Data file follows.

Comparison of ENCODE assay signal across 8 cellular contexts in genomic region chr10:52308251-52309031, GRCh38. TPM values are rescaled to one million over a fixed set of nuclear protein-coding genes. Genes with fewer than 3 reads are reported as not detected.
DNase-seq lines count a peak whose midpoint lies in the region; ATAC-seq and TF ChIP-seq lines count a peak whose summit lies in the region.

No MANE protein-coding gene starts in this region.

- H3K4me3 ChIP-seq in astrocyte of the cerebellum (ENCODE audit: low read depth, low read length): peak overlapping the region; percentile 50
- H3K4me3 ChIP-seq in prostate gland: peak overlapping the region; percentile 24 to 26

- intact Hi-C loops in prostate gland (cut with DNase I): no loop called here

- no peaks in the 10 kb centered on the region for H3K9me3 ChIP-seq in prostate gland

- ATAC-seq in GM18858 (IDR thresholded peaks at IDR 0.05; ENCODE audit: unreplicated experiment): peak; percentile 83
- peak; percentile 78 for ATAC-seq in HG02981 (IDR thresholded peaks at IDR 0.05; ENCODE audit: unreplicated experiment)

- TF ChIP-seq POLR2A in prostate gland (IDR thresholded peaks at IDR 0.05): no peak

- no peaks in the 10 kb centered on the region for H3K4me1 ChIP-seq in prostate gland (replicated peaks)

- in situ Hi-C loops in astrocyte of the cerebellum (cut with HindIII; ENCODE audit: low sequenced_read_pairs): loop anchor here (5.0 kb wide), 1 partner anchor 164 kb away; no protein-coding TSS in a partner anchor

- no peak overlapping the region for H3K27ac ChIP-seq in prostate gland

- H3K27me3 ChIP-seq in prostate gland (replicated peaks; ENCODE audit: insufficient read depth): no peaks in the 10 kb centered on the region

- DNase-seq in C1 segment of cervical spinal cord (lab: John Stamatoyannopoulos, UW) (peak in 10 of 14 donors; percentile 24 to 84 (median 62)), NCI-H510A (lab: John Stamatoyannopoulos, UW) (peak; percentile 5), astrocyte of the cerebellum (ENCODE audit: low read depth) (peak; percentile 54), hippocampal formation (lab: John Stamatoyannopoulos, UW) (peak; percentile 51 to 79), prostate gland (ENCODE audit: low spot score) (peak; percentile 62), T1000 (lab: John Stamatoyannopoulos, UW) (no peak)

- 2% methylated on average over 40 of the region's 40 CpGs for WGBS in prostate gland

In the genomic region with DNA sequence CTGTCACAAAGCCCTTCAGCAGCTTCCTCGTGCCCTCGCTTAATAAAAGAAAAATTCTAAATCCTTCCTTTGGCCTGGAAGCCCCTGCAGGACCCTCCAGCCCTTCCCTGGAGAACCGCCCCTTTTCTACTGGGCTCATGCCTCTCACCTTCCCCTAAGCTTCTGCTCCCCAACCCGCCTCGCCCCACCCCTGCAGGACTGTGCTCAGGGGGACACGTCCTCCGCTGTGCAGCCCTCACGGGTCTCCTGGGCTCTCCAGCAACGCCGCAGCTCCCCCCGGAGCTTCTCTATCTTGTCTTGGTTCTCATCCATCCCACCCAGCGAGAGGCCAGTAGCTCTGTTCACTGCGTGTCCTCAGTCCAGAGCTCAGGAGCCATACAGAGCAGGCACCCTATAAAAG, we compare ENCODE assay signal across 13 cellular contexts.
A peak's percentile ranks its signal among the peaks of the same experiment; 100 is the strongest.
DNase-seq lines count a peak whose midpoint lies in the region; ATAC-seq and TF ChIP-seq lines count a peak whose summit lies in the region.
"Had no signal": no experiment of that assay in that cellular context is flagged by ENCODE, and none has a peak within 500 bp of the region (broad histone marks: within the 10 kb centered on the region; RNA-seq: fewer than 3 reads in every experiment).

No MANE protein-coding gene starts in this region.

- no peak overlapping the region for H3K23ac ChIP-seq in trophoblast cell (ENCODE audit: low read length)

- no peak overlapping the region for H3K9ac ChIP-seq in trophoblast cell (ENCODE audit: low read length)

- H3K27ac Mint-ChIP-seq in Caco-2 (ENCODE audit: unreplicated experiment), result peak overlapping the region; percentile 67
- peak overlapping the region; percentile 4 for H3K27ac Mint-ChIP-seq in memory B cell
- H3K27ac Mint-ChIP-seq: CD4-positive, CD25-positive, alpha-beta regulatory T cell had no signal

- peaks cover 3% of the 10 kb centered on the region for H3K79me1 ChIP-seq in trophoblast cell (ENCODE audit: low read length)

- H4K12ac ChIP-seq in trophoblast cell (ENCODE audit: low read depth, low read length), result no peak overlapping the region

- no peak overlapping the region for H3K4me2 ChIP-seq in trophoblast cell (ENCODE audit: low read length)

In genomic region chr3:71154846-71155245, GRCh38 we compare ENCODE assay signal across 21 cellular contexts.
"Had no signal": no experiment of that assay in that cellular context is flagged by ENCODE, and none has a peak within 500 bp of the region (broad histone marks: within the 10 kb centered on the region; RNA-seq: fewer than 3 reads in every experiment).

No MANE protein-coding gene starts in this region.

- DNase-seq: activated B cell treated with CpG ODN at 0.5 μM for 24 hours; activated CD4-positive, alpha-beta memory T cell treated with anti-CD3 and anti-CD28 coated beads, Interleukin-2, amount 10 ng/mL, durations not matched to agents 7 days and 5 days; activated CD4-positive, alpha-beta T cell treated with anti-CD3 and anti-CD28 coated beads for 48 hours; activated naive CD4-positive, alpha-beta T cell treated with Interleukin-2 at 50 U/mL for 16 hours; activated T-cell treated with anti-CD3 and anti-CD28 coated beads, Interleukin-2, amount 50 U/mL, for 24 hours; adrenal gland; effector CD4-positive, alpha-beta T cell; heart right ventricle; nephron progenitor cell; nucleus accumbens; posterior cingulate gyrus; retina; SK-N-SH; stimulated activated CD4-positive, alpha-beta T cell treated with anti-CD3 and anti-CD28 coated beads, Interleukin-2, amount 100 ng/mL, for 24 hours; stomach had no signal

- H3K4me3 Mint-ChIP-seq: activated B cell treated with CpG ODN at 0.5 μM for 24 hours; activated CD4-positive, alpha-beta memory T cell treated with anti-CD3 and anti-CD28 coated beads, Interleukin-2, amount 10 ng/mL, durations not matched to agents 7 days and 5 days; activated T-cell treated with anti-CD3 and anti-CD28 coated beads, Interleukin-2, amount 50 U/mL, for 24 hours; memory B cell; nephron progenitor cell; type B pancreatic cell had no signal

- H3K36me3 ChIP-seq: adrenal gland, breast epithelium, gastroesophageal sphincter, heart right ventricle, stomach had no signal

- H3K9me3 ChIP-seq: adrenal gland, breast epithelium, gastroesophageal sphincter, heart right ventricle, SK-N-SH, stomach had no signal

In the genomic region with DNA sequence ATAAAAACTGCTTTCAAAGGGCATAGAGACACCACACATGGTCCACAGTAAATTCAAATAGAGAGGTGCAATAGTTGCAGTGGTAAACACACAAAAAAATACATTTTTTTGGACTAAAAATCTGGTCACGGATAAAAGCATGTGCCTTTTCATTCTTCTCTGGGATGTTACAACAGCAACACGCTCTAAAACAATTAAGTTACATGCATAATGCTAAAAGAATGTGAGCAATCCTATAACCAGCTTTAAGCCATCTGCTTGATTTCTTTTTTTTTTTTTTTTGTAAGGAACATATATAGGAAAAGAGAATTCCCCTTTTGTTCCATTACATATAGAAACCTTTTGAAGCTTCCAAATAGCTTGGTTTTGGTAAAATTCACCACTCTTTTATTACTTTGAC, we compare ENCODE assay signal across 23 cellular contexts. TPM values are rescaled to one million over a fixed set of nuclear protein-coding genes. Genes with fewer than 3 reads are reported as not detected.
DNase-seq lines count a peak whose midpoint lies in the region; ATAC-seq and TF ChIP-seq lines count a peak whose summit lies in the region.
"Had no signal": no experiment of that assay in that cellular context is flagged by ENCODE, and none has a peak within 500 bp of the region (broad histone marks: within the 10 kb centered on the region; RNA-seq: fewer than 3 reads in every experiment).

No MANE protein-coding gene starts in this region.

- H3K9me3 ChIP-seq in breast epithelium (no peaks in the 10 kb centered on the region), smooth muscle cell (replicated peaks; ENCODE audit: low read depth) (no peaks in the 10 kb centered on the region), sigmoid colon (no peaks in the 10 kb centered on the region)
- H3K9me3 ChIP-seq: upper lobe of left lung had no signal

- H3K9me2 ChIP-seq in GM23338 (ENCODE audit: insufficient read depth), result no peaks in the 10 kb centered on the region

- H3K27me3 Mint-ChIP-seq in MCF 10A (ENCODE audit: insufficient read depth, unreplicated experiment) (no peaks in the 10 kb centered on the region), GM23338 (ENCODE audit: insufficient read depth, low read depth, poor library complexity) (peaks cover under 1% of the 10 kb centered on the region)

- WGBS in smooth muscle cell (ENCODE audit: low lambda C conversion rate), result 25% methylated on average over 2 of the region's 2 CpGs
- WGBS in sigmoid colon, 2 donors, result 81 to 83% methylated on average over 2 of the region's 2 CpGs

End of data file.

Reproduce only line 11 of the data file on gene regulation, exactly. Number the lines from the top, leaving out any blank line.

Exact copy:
- no peaks in the 10 kb centered on the region for H3K4me1 ChIP-seq in prostate gland (replicated peaks)